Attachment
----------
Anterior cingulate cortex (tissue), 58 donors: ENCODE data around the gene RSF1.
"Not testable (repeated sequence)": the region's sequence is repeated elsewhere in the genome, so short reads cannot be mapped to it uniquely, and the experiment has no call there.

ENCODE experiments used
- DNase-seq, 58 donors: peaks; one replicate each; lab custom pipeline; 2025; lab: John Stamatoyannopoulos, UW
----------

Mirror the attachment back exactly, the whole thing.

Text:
Anterior cingulate cortex (tissue), 58 donors: ENCODE data around the gene RSF1.
"Not testable (repeated sequence)": the region's sequence is repeated elsewhere in the genome, so short reads cannot be mapped to it uniquely, and the experiment has no call there.

ENCODE experiments used
- DNase-seq, 58 donors: peaks; one replicate each; lab custom pipeline; 2025; lab: John Stamatoyannopoulos, UW